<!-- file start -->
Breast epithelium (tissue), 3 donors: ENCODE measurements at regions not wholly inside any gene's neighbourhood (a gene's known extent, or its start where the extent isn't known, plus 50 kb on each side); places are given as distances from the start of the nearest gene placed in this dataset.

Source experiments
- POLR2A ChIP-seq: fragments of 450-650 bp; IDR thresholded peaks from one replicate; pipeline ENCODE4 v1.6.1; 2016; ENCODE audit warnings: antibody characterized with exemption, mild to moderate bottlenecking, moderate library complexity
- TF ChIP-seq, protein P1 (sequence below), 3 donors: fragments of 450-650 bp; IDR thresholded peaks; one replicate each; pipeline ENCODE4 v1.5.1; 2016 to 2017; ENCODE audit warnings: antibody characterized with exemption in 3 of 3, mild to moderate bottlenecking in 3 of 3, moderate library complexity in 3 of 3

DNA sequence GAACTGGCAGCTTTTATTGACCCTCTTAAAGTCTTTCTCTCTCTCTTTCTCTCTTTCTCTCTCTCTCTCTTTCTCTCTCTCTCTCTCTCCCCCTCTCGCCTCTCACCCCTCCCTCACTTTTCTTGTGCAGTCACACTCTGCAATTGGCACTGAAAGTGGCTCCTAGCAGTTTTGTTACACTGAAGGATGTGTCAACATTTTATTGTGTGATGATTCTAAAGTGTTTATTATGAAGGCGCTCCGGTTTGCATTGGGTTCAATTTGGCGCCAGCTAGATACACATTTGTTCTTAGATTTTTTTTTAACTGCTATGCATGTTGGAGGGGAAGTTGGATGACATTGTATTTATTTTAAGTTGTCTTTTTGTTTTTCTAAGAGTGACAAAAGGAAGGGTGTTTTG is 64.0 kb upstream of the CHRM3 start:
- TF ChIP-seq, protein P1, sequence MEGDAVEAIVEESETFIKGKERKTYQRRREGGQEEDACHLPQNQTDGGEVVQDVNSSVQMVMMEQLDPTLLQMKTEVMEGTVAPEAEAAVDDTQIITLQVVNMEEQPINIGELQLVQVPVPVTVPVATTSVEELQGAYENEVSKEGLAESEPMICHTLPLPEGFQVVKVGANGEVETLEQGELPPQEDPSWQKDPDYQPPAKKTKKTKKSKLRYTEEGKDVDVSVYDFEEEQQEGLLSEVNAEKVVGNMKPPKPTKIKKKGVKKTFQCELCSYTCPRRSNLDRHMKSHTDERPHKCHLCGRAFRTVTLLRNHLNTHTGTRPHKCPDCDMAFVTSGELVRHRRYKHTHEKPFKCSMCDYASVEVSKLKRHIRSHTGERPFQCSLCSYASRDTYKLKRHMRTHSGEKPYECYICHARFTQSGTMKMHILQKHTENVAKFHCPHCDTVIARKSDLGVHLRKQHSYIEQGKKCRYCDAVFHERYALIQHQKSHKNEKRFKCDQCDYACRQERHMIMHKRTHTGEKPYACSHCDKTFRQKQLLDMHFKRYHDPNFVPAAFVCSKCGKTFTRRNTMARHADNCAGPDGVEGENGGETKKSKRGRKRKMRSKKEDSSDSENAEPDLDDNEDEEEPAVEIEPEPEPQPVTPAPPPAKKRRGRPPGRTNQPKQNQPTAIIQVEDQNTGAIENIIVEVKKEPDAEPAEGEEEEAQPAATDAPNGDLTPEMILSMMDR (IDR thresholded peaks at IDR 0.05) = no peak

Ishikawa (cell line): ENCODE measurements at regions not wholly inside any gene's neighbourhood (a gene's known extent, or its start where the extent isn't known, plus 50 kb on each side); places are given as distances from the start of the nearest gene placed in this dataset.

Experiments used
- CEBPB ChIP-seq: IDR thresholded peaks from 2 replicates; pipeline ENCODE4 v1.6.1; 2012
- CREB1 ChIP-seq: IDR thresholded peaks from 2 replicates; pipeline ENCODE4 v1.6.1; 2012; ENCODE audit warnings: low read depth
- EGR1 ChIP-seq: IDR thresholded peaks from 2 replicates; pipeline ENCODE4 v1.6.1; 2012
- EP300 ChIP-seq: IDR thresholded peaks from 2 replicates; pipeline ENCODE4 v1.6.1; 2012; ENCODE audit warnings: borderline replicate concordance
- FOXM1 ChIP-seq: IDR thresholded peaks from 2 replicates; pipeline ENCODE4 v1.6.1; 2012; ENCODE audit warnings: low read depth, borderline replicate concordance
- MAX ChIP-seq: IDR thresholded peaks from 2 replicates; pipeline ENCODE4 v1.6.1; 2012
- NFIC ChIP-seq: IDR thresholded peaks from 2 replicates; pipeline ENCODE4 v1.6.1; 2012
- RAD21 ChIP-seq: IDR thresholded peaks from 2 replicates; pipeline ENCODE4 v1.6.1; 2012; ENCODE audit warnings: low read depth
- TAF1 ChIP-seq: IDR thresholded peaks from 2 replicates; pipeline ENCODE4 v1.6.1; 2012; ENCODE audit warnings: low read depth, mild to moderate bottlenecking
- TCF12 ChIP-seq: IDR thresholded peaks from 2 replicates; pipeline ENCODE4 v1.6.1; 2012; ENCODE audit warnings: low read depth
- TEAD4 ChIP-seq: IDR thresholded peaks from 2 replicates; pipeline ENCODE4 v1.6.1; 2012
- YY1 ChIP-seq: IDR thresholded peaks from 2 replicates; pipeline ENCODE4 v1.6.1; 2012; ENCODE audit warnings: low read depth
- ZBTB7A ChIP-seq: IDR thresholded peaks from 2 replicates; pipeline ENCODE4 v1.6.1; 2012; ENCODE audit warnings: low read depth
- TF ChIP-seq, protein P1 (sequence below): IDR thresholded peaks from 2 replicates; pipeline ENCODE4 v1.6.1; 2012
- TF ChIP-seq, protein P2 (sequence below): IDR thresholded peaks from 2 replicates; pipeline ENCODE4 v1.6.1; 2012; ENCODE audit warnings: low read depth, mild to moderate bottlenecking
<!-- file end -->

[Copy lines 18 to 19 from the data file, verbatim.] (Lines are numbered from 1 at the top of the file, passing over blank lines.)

- TCF12 ChIP-seq: IDR thresholded peaks from 2 replicates; pipeline ENCODE4 v1.6.1; 2012; ENCODE audit warnings: low read depth
- TEAD4 ChIP-seq: IDR thresholded peaks from 2 replicates; pipeline ENCODE4 v1.6.1; 2012